Tuesday, March 03, 2009

The Imaginary Asteroid

I'm going to go ahead and make the assumption that readers don't remember this post from last year. Basically, a pair of fellows made a claim based on their (and only their) interpretation of an ancient Sumerian disc that a heretofore unknown asteroid impact caused a huge landslide event at the Köfels site in the Austrian Alps that took place around 8,700 years ago. Well, the two fellows involved, Alan Bond and Mark Hempsell, have released a book about their findings that was reviewed in the new (vol. 14, no. 3) issue of Skeptic and their arguments appear to be pretty freakin' weak.

It's always troubling when someone's allegedly scientific conclusions are released not in a peer-reviewed journal but rather in a mass-market book. Readers may also recall that I found it odd that Bond and Hempsell's asteroid scenario required that the
Köfels event take place about 3,500 years more recently than the conventional dating of the site indicates. This is because our two friends want to show that an Sumerian artifiact called the planisphere is actually a record of the event, but computer models of the ancient sky from around the accepted dating of the Köfels event don't synch up with the planisphere's depiction of the night sky, but you can get a close match from a computer model of the sky from June 29, 3123 B.C. Widely accepting dating methods be damned, according to Bond and Hempsell. If the planisphere looks kind of like the sky from 3123 B.C. and not like the sky from 6600 B.C., then by golly the Köfels landslide took place in 3123 B.C. and the geologists who've dated it otherwise are wrong.

That in and of itself should set off some warning bells, but Skeptic reviewers Jeff Medkeff and Martin Rundkvist have even more damning criticism of Bond and Hempsell's work. Briefly, Bond and Hempsell claim that the impact at
Köfels threw a massive plume of debris backwards along the path of the impacting object, creating a huge plume of fire over much of the ancient mid-east that has since been incorporated into the mythology of the region. As Medkeff and Rundkvist note, all of this supposedly happened without leaving so much as a crater at the Köfels site. Bond and Hempsell's further claim that the impactor was broken up before it struck the Köfels site by glancing impacts against other nearby mountains is also unsupported by observations.

It looks very much like Bond and Hempsell simply came up with a "cool idea" about what the planisphere might represent and worked backwards to find some way to make it mean what they want it to mean. If that meant rejecting physics and geology to make the evidence fit their conclusions, then so be it.

Also, given that some of the early headlines about Bond and Hempsell's hypothesis read "
Research Shows Asteroid Destroyed Sodom and Gomorrah"*, it may also be worth noting that some of the customer reviews on Amazon go a little something like this (Emphasis added):

I was first interested in the book to see if it confirmed any dates in the long, 13,000 year chronology of the Bible. (See bibletime dot com or Harold Camping's 13,000 year Bible Chronology.) This impact event does match. The impact date given in the book is just after Peleg's first year, (using the Bible Time version) at the time when the earth was "divided." This impact event provides a great explanation of that mysterious reference.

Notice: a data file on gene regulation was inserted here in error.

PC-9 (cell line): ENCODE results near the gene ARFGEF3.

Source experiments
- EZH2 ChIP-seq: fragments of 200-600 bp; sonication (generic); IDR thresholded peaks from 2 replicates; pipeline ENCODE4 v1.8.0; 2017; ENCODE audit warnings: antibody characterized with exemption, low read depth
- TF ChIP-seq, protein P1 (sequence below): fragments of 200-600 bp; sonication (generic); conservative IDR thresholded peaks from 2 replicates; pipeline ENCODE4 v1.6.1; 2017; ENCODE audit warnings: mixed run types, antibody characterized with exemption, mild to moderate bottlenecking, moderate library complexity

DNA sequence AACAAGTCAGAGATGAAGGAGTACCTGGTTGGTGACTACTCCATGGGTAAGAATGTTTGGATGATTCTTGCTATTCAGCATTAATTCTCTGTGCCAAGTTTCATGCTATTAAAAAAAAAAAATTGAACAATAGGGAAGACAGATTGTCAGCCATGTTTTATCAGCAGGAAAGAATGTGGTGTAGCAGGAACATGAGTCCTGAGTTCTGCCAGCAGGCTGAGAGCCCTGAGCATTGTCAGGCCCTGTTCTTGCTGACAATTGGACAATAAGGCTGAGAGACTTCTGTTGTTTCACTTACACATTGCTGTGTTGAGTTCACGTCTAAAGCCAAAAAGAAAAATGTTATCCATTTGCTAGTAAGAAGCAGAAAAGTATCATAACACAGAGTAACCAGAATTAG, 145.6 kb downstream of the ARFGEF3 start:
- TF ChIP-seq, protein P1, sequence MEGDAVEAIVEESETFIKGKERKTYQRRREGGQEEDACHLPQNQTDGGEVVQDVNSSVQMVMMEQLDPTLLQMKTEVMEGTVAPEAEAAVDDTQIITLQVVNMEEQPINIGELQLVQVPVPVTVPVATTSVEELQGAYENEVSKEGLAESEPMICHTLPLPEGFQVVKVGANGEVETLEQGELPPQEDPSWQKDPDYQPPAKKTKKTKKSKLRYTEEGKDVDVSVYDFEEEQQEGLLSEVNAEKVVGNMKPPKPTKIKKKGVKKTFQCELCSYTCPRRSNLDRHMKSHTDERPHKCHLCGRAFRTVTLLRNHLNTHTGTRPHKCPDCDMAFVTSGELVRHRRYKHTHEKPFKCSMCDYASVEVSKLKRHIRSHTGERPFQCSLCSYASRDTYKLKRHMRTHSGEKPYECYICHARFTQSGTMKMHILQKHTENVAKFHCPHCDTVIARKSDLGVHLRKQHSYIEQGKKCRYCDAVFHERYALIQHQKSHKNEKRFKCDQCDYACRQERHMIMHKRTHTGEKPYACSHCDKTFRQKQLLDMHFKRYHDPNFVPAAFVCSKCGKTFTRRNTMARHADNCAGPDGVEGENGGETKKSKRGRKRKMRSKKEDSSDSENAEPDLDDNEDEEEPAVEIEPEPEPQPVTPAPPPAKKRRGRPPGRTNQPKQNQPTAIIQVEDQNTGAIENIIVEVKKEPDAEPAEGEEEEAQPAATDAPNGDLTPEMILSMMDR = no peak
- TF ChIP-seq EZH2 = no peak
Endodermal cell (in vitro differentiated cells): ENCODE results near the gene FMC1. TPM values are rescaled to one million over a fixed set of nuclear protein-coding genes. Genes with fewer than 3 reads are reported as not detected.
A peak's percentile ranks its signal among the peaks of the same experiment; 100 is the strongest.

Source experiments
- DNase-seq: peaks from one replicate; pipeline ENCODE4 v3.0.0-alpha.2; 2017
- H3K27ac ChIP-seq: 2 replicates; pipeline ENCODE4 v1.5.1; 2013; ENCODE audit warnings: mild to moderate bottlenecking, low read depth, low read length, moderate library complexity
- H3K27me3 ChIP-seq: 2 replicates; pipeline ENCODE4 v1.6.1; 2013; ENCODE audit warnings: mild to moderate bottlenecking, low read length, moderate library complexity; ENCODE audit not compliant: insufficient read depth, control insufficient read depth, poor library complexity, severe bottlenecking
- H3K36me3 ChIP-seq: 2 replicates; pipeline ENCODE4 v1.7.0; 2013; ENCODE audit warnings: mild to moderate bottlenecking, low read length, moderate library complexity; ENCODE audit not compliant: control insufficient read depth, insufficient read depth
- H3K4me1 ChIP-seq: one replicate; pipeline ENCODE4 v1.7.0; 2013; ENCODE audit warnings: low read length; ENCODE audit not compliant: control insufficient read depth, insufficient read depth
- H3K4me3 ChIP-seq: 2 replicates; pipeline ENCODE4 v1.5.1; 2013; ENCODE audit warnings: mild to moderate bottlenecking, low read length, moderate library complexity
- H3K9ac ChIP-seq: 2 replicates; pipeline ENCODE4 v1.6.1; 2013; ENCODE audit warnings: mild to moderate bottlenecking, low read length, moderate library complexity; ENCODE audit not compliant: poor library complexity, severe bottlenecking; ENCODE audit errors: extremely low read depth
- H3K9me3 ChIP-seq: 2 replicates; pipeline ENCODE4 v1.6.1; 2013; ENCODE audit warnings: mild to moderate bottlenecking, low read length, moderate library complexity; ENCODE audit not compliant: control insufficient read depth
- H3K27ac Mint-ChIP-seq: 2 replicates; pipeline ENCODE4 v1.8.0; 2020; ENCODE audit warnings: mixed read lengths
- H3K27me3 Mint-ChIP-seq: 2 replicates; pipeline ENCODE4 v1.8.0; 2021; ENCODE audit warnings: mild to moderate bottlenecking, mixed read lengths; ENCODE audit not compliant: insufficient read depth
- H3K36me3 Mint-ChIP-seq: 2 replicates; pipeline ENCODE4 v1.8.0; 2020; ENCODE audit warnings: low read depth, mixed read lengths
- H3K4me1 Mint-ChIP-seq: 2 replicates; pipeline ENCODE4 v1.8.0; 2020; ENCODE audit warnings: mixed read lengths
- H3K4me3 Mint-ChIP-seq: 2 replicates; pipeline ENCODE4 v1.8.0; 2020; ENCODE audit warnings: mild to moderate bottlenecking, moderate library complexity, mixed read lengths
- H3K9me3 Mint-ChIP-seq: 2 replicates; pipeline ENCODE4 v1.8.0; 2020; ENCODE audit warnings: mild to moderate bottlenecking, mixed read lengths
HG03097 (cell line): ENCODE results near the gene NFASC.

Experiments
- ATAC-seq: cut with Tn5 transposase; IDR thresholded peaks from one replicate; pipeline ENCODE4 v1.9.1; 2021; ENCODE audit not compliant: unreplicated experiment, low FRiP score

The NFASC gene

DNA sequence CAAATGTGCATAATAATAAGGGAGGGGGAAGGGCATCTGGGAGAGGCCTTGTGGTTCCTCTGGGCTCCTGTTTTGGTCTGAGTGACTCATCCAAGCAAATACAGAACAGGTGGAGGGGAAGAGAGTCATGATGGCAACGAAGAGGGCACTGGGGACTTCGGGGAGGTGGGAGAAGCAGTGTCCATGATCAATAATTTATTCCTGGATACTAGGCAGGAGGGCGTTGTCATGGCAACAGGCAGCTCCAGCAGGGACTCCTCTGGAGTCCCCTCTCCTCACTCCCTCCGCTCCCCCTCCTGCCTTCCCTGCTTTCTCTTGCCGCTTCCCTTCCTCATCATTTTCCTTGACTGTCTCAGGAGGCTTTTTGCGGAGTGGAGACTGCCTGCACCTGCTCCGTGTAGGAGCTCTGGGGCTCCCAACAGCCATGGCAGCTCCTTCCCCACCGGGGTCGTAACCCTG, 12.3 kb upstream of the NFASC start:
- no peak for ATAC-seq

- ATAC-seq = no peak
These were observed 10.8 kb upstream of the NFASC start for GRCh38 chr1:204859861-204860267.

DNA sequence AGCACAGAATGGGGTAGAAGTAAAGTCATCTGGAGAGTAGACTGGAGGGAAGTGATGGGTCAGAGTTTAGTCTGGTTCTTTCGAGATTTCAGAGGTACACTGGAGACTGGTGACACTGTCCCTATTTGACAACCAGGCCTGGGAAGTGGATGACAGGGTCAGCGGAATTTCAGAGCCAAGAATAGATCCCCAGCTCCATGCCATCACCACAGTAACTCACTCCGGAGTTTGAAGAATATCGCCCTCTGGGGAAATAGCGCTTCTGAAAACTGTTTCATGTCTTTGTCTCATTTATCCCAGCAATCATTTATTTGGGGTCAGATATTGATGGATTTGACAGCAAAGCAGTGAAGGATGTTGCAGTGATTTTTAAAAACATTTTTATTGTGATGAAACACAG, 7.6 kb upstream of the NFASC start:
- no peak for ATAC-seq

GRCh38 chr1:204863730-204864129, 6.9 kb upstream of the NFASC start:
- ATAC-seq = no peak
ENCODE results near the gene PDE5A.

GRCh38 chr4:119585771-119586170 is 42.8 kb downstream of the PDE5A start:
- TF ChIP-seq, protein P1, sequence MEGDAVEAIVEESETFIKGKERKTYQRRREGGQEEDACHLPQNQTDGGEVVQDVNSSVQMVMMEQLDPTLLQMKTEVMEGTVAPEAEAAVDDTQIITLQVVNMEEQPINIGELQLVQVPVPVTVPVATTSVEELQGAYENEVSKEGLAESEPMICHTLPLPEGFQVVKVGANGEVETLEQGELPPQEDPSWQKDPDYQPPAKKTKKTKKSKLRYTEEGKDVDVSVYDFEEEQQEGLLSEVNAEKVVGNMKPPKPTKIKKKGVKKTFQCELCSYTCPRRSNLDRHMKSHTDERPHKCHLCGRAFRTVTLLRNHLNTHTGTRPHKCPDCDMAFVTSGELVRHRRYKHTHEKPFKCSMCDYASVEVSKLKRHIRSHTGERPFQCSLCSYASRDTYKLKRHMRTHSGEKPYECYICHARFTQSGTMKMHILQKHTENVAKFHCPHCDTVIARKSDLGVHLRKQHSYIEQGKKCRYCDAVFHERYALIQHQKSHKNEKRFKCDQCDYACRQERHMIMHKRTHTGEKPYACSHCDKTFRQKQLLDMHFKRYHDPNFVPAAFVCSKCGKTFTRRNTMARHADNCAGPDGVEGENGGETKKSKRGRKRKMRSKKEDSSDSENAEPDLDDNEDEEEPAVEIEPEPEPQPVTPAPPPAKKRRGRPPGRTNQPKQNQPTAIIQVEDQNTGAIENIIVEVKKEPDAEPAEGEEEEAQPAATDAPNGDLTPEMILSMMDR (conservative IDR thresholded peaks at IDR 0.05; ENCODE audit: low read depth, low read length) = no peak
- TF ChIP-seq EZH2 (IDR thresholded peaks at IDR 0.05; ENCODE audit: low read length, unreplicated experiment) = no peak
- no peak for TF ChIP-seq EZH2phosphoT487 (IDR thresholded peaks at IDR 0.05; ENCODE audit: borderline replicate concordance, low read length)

The always-hilarious website Conservapedia also has an excited entry on the "Köfels Impact" in which it claims that the non-existent impact provides literal evidence for the Biblical account of Sodom and Gomorrah. Since it also incorrectly cites Mark Hempsell as a geologist (He's actually an aerospace engineering lecturer and England's Bristol University), that whole article can probably be taken with a grain of salt. Still, it looks like the imaginary "Köfels impact" is likely to quickly find its way into the lexicon of Biblical literalists.

In any event, check out an online version of the Skeptic review here.


*Headline is from FoxNews.com, 4-1-2008.
Also, I know it's not considered an asteroid it it hits the Earth, but I liked the alliteration...

6 comments:

Martin said...

Thanks for the shout-out!

An asteroid hitting the Earth is still (briefly) an asteroid. Perhaps you were thinking of the distinction between a meteor and a meteorite?

Bond & Hempsell state pretty clearly in the book that they've been unable to publish any of their imaginings in a peer-reviewed forum.

Skippy the Skeptic said...

Ugh, and to think that not two weeks ago I read Phil Plait's new book in which he -repeatedly- explains the difference between asteroids, meteors, and meteorites and I still fumbled that one. Thanks for the correction, man. I must be a slow learner...

I can't imagine how frustrating it must be for you, as an archaeologist, to see plainly silly speculation like this -already- being quoted as fact on the internet.

Martin said...

To relieve your blood pressure, I suggest you don't read Conservapedia. (-;

I'm also reading Phil's book, though! On page 18 he twice calls geologists "archaeologists". But it's a good read!

Skippy the Skeptic said...

I'm still not entirely convinced that Conservapedia isn't just an elaborate piece of satire.

Martin said...

Actually, I believe some of it is. There used to be this hobby among liberals to see how weird fakes you could get into Conservapedia.

Nelson Góes said...

Thanks for the share. Both of you.